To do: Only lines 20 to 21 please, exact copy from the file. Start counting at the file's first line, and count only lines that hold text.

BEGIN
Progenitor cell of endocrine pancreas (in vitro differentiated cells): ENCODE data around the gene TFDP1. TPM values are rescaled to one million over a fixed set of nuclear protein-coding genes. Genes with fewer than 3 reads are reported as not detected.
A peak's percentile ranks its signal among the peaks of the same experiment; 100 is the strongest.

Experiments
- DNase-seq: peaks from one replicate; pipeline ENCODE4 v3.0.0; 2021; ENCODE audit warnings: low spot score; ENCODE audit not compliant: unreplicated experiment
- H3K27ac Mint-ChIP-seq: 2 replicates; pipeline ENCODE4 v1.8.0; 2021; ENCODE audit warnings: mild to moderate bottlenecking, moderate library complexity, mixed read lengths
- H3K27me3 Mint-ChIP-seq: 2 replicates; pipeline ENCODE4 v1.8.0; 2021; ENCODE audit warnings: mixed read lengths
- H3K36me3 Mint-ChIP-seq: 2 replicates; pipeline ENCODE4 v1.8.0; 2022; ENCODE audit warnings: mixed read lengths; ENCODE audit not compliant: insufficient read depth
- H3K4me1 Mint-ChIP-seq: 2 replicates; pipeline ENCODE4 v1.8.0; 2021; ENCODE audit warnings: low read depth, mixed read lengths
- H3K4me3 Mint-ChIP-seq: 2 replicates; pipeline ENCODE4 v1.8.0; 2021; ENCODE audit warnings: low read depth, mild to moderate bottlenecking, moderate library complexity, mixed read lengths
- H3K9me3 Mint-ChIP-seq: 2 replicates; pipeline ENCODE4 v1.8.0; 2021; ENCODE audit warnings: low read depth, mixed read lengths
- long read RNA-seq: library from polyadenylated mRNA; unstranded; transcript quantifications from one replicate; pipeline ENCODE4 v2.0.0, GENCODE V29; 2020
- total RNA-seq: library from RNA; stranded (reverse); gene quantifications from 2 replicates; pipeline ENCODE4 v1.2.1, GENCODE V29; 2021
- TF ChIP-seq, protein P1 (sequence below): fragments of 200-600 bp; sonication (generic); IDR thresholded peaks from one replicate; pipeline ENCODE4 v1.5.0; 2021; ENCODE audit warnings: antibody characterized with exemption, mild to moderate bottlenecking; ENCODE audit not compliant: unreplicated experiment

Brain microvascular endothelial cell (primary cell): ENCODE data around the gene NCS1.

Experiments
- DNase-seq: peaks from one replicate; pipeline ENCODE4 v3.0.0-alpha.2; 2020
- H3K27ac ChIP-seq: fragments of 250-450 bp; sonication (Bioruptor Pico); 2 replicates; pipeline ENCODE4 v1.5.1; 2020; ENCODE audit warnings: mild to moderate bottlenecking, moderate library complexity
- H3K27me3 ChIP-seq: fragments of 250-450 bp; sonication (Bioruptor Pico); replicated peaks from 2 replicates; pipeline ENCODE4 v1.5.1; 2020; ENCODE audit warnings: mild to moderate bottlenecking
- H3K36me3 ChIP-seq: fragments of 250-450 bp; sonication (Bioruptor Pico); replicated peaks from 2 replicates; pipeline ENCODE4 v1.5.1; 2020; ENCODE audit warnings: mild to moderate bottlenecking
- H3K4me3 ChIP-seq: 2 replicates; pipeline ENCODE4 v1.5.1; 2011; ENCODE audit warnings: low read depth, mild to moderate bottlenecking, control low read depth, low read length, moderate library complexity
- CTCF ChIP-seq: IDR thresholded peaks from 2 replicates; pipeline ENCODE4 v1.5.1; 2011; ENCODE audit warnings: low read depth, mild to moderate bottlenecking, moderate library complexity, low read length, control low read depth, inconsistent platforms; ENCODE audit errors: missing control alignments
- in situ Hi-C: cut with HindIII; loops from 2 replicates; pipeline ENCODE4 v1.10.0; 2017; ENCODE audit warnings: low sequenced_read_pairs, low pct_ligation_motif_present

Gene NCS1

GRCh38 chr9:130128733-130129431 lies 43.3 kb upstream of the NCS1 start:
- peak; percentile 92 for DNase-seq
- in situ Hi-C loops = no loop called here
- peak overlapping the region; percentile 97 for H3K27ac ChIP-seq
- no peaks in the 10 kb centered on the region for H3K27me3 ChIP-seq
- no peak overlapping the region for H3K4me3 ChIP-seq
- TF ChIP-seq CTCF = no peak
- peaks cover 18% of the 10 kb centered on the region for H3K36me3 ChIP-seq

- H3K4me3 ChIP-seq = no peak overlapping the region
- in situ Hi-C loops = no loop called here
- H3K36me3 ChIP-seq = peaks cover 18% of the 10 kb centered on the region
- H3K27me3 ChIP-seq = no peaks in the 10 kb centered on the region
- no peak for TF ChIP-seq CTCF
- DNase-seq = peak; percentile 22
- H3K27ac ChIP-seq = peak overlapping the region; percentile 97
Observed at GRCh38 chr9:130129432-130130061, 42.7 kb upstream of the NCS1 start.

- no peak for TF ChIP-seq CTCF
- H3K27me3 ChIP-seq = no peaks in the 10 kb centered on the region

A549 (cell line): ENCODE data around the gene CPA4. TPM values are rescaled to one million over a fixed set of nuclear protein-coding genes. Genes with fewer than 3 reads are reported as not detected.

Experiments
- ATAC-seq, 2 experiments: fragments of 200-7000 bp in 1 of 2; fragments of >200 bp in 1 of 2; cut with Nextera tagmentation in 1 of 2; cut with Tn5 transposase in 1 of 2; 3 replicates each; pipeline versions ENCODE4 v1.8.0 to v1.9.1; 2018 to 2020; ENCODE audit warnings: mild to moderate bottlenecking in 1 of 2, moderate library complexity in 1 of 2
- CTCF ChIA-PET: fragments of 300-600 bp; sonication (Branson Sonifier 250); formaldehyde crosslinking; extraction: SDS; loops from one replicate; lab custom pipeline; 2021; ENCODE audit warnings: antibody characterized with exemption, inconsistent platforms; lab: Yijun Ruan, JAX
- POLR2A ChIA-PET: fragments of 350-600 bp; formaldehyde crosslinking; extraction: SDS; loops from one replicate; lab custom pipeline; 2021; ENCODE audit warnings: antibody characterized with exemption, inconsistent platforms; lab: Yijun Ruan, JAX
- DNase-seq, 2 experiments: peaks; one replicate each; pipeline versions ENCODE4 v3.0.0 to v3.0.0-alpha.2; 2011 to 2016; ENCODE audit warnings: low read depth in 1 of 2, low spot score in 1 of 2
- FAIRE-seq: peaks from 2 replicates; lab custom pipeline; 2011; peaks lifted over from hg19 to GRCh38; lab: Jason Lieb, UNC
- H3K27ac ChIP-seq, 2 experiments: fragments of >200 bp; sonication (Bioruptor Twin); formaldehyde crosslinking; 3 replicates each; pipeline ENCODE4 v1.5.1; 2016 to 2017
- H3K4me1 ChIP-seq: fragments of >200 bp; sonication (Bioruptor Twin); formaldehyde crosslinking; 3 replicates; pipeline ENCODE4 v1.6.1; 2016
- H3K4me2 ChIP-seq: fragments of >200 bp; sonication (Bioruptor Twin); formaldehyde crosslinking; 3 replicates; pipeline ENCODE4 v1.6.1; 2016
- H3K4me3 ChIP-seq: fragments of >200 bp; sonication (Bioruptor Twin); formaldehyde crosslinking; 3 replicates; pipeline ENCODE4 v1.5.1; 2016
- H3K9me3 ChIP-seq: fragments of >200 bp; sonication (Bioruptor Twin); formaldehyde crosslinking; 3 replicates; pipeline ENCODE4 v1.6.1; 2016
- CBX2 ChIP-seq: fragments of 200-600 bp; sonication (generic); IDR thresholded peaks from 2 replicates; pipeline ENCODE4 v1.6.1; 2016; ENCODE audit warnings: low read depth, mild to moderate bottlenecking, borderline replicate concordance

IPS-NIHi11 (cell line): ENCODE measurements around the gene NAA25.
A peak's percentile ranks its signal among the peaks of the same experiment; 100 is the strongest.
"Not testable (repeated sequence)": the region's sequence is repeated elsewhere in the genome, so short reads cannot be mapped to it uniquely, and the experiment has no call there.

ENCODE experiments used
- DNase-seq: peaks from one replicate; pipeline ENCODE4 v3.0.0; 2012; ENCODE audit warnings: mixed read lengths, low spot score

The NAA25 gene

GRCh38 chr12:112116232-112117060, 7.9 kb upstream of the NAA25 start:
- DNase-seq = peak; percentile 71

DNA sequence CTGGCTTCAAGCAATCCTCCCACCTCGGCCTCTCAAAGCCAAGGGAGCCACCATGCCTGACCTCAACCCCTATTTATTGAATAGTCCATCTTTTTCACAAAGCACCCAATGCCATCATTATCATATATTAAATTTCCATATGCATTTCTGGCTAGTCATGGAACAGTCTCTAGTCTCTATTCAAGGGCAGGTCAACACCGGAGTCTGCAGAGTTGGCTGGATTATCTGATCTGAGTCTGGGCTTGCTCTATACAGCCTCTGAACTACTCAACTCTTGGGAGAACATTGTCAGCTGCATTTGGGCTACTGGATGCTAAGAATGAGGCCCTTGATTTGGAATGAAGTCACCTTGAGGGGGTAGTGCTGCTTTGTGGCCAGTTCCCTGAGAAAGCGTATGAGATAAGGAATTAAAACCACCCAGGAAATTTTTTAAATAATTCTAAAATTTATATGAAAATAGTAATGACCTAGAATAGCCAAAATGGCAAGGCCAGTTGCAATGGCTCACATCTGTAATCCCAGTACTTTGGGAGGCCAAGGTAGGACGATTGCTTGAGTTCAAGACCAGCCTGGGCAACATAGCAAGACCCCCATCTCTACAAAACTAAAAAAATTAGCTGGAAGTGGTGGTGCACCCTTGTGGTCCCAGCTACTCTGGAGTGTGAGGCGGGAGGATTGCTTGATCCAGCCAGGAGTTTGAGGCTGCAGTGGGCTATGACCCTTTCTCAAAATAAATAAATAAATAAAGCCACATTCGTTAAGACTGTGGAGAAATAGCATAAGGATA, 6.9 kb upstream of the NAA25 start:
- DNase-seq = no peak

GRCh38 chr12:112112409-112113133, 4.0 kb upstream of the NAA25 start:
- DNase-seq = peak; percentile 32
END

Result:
- H3K4me3 ChIP-seq: 2 replicates; pipeline ENCODE4 v1.5.1; 2011; ENCODE audit warnings: low read depth, mild to moderate bottlenecking, control low read depth, low read length, moderate library complexity
- CTCF ChIP-seq: IDR thresholded peaks from 2 replicates; pipeline ENCODE4 v1.5.1; 2011; ENCODE audit warnings: low read depth, mild to moderate bottlenecking, moderate library complexity, low read length, control low read depth, inconsistent platforms; ENCODE audit errors: missing control alignments